In its early stages, diabetic retinopathy is generally asymptomatic. However, the lack of symptoms does not indicate the absence of diabetic retinal microangiopathy, since loss of vision, which is the first symptom a patient becomes aware of, only occurs once the macular region (central part of the retina) is affected. The latter situation can be an early sign of diabetic retinopathy, but it can also fail to be present even in advanced stages of proliferative and non-proliferative retinopathy. Blindness from diabetic retinopathy could be avoided in over half of all cases if patients are adequately informed and if suitable health education measures are implemented, which measures are of key importance for the success of any policies to prevent damage to vision from diabetes. Screening of ocular complications, performed by trained personnel using proven techniques, allows for the early diagnosis of high-risk diabetic retinopathy, and thus helps prevent vision loss. A digital national register of diabetic patients would make it possible to identify all citizens in need of screening, and to implement the adequate quality control procedures for the programme. An early and precise diagnosis of diabetic retinopathy is therefore essential for preventing ocular damage, which in extreme cases can lead to blindness.
To prevent or fight possible damage from diabetic retinopathy, it is advisable to undergo periodic ophthalmological checkups including a dilated eye exam, and to keep glycemia and systemic arterial pressure under control. A key step in diagnosing and establishing the degree of retinopathy is the fluoroangiographic exam, which makes it possible to study in detail the morphological and functional changes in the retinal vessels, and providing indispensible indications in case of laser treatment. Other useful diagnostic exams for managing diabetic retinopathy are ophthalmic ecographies (especially in complex, advanced forms), optical coherence tomography (OCT) and microperimetry.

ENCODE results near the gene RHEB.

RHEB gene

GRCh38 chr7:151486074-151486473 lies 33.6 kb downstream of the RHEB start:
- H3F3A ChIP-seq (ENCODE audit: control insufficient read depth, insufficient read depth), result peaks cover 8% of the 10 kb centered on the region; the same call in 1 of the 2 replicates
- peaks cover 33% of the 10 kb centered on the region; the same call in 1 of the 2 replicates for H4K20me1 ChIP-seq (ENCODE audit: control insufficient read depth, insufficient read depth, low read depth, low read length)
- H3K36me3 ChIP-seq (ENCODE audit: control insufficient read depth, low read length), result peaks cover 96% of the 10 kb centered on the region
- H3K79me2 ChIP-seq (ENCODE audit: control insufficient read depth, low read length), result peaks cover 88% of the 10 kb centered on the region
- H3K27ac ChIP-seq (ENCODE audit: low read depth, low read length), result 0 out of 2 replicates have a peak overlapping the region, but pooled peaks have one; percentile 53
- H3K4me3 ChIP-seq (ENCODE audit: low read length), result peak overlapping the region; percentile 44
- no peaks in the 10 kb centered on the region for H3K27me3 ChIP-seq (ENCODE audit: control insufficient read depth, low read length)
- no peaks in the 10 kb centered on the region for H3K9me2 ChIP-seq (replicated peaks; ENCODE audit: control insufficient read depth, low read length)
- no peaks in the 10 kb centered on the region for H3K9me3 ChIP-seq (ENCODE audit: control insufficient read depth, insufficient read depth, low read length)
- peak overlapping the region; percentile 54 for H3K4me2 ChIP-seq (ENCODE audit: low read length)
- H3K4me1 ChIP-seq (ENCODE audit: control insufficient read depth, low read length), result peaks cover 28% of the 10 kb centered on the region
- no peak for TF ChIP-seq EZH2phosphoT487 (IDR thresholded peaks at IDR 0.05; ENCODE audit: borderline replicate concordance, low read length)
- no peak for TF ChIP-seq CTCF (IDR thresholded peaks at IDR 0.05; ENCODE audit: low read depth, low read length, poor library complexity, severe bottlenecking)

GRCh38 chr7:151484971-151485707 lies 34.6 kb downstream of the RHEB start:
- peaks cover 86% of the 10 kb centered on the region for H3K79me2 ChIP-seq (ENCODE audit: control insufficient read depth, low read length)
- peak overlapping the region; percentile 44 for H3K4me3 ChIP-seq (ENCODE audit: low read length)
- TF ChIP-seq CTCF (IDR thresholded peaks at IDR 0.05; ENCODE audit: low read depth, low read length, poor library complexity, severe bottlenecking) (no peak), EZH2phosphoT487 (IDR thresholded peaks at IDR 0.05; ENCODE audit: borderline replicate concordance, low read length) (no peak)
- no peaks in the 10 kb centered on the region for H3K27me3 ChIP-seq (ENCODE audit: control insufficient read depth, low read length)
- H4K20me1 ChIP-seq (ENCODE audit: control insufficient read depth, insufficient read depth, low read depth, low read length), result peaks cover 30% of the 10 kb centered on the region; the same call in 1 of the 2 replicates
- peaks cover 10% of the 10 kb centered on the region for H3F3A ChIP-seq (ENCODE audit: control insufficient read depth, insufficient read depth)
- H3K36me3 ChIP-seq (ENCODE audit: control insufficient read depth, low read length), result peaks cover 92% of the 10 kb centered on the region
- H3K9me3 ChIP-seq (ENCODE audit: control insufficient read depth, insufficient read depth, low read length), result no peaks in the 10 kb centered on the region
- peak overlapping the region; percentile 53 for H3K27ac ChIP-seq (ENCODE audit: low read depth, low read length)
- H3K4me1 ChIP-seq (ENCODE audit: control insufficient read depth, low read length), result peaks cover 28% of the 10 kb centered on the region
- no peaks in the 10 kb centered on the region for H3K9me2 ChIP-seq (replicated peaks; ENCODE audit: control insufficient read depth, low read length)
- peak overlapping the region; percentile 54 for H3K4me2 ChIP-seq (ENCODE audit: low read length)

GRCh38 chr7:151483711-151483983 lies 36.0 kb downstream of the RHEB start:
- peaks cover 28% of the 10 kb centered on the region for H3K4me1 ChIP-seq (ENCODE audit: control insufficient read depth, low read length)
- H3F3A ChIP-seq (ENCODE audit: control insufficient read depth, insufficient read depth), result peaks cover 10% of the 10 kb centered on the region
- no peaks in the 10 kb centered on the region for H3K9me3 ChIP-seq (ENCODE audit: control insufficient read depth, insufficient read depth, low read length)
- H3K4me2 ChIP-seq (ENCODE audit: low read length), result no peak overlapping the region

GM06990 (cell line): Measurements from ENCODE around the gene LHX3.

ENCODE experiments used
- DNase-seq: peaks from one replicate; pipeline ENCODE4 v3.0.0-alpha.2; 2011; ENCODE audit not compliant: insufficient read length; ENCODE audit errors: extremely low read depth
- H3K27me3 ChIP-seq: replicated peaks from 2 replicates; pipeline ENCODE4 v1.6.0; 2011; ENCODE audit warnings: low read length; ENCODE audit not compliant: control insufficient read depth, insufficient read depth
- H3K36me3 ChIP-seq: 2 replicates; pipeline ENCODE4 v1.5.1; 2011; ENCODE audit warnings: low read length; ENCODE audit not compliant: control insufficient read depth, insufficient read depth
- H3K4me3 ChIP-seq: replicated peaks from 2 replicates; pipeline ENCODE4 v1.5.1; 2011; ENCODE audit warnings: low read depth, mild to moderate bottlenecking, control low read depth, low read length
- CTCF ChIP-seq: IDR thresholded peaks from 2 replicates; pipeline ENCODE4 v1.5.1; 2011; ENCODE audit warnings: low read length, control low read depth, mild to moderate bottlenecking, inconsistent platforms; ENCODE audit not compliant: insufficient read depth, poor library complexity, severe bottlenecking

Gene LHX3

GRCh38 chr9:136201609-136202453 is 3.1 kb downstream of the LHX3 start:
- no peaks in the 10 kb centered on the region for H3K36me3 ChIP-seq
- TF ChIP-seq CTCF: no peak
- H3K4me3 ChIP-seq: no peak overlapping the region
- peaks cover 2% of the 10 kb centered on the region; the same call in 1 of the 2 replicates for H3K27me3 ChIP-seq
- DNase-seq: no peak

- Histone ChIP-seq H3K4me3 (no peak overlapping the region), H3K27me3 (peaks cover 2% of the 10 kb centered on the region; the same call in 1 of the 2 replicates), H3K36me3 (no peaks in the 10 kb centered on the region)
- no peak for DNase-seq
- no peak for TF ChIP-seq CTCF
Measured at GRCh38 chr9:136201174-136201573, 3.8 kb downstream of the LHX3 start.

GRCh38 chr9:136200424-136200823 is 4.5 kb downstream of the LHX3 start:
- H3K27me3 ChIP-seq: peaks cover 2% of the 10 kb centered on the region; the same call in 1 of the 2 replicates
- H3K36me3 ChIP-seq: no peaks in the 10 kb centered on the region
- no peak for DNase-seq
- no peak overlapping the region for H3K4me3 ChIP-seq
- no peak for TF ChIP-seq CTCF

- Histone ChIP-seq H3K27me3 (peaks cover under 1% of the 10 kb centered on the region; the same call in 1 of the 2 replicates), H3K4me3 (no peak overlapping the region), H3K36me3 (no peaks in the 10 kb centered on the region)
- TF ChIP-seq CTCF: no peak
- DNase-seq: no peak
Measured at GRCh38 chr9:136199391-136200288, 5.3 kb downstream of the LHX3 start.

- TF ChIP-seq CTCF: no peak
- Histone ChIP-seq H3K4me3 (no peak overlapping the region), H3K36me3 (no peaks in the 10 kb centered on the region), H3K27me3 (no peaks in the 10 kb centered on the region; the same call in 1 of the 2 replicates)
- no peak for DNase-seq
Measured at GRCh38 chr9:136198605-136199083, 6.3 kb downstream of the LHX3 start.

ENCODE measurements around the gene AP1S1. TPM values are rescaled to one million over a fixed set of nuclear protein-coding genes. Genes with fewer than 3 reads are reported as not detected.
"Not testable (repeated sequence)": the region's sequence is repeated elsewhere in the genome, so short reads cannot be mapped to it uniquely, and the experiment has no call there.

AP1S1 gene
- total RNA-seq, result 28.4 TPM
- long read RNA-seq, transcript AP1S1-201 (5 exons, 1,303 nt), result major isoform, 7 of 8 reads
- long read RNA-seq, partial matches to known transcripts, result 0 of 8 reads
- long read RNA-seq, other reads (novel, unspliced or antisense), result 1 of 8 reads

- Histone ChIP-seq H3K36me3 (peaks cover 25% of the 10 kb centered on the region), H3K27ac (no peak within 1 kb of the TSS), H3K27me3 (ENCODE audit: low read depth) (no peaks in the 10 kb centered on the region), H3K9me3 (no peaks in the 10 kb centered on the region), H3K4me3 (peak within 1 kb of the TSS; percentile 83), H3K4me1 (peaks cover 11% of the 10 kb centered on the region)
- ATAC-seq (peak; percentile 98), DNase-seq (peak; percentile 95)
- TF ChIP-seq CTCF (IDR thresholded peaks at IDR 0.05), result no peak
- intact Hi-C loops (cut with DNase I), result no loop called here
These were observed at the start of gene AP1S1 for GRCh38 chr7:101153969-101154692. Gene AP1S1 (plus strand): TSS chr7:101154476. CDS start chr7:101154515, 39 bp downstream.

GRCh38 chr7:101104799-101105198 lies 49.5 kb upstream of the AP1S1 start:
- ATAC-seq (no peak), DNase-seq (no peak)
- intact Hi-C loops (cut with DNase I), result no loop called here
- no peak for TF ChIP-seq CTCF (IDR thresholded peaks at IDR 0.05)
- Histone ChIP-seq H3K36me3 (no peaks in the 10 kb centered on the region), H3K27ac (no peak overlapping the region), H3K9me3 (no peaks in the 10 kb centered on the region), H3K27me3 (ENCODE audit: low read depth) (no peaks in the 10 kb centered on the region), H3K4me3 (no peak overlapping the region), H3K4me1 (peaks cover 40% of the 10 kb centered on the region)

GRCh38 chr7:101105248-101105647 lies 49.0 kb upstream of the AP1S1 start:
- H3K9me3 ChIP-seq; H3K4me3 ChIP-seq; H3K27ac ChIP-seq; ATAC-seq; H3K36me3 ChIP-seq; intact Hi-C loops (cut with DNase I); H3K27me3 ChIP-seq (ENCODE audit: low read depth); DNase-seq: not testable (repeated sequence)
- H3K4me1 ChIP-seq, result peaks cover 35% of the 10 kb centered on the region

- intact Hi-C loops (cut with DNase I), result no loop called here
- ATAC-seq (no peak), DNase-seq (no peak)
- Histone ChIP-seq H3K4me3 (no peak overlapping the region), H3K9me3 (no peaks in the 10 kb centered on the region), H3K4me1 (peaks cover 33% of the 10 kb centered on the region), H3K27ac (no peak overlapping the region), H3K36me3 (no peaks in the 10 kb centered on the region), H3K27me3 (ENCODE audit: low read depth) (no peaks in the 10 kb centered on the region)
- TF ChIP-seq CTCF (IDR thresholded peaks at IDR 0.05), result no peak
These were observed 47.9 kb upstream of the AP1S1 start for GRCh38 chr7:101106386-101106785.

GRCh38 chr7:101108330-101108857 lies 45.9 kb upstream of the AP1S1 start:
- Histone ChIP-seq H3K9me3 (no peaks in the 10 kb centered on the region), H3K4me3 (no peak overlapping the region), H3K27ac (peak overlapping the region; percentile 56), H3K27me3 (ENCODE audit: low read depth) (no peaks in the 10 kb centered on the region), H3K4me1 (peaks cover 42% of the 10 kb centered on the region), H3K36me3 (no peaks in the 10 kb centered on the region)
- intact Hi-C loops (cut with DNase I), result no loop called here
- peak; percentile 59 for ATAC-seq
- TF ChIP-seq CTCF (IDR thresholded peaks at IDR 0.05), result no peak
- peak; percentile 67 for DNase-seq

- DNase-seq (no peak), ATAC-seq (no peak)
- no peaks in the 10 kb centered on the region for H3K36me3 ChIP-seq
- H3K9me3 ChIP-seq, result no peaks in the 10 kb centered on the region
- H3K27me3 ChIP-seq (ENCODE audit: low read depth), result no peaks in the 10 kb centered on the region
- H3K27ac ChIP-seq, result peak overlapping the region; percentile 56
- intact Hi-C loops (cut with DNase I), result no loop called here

As stated above, the most efficient ways to reduce the frequency of the onset of diabetic retinopathy, and to prevent it from becoming more serious, are careful prevention and rigorous metabolic compensation.
In case of complications affecting the eyes, efficient interventions, depending on the specific situation at hand, may include:
- Targeted laser treatment, which is effective in improving recovery of vision in edematous forms, and in reducing the severe complications associated with proliferative neovascular forms.
- Intra-vital injections of Ranibizumab or Aflibercept useful in regressing neovases, in forms refractory to laser treatment and in edematous forms of a certain magnitude (>400 microns central thickness of the macular region at oct examination)
- Intra-vitreal implant of slow release dexamethasone that exploits the antiangiogenic and anti-edemigenous action properties of corticosteroids in diabetic macular edema forms.
- Vitreous-retinal surgery, which is generally reserved for the most serious cases (proliferating regenerative lymphatic hemorrhages with recurrent vitreous hemorrhages and/or traditional retinal detachment).